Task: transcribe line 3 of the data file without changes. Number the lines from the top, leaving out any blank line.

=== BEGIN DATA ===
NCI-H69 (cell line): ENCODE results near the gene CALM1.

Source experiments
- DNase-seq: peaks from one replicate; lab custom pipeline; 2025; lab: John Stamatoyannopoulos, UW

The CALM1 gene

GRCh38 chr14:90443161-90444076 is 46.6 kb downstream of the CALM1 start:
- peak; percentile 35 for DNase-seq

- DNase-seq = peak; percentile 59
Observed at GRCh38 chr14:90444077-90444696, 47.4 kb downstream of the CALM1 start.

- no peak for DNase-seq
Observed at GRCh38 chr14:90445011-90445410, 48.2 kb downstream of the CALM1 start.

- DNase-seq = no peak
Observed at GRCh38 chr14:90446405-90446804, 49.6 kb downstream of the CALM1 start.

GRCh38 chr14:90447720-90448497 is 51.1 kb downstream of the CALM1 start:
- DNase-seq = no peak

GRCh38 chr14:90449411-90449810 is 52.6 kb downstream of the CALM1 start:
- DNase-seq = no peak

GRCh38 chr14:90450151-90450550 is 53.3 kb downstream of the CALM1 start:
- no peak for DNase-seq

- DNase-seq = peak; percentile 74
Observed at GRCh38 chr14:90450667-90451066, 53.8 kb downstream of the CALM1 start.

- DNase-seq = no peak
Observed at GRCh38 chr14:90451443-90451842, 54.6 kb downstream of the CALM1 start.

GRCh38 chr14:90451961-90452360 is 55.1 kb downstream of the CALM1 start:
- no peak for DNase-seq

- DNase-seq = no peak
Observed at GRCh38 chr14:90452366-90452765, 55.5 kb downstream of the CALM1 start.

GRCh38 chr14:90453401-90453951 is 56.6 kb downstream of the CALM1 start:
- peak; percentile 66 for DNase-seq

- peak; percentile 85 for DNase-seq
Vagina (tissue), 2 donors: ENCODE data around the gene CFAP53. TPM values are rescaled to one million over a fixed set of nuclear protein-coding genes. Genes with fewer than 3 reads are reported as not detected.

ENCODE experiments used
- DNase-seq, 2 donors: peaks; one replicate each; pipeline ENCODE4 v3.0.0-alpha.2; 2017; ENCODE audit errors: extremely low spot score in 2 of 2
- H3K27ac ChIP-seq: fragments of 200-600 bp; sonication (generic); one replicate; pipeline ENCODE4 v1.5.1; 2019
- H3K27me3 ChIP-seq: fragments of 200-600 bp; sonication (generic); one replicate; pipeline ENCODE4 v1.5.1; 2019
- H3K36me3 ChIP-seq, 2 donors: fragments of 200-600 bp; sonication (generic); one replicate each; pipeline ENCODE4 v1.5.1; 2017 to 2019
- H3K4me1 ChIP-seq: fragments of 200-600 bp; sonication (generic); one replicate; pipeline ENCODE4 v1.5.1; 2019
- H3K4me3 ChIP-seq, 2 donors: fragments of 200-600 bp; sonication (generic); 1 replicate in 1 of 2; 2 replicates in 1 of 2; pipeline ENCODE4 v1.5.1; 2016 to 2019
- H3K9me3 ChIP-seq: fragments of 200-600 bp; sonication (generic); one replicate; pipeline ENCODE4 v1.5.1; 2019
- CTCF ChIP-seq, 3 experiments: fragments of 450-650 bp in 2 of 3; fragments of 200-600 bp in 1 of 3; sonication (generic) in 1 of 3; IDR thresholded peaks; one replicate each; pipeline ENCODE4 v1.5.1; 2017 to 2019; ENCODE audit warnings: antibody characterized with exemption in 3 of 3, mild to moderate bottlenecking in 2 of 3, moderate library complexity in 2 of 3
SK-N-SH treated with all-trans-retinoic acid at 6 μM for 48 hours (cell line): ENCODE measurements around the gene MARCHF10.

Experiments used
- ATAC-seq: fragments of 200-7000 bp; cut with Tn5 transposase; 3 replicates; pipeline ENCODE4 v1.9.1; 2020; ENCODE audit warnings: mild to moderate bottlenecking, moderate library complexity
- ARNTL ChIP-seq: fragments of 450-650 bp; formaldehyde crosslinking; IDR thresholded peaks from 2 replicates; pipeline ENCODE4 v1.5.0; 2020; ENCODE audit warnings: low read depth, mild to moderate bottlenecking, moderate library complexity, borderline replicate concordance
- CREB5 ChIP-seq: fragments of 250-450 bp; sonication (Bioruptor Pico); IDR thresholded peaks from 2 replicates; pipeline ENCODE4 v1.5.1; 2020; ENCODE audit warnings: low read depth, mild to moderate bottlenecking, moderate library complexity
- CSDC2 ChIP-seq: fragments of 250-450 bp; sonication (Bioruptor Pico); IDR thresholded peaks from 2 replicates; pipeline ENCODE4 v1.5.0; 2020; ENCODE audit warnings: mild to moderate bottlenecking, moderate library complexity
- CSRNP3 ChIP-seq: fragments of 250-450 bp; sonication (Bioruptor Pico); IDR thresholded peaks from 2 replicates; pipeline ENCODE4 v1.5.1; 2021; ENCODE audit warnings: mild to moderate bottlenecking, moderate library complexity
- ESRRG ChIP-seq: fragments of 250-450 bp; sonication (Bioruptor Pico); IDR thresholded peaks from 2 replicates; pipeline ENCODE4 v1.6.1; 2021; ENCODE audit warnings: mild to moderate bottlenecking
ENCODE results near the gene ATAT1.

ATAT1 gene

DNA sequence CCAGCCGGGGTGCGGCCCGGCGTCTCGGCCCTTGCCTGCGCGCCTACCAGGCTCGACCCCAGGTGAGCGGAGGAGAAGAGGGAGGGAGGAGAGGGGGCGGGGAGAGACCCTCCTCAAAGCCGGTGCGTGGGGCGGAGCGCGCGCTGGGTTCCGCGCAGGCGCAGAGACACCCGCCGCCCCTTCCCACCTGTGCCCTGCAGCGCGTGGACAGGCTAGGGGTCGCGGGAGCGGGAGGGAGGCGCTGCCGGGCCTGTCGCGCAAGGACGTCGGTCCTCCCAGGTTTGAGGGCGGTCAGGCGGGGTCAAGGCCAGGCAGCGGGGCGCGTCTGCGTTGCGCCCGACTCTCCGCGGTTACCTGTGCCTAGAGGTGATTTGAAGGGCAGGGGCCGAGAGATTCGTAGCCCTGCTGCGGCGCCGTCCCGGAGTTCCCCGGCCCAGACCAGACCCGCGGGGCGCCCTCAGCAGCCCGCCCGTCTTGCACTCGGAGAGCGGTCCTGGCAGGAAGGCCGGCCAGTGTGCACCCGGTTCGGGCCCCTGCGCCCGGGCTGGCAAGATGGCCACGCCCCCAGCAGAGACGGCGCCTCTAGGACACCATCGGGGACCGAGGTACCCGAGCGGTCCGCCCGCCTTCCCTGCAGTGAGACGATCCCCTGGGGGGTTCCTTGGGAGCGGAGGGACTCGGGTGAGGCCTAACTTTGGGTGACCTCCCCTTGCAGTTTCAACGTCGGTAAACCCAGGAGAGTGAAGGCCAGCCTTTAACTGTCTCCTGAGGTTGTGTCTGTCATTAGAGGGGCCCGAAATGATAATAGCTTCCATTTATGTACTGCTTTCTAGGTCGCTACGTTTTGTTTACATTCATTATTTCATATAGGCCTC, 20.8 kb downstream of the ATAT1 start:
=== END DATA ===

- DNase-seq: peaks from one replicate; lab custom pipeline; 2025; lab: John Stamatoyannopoulos, UW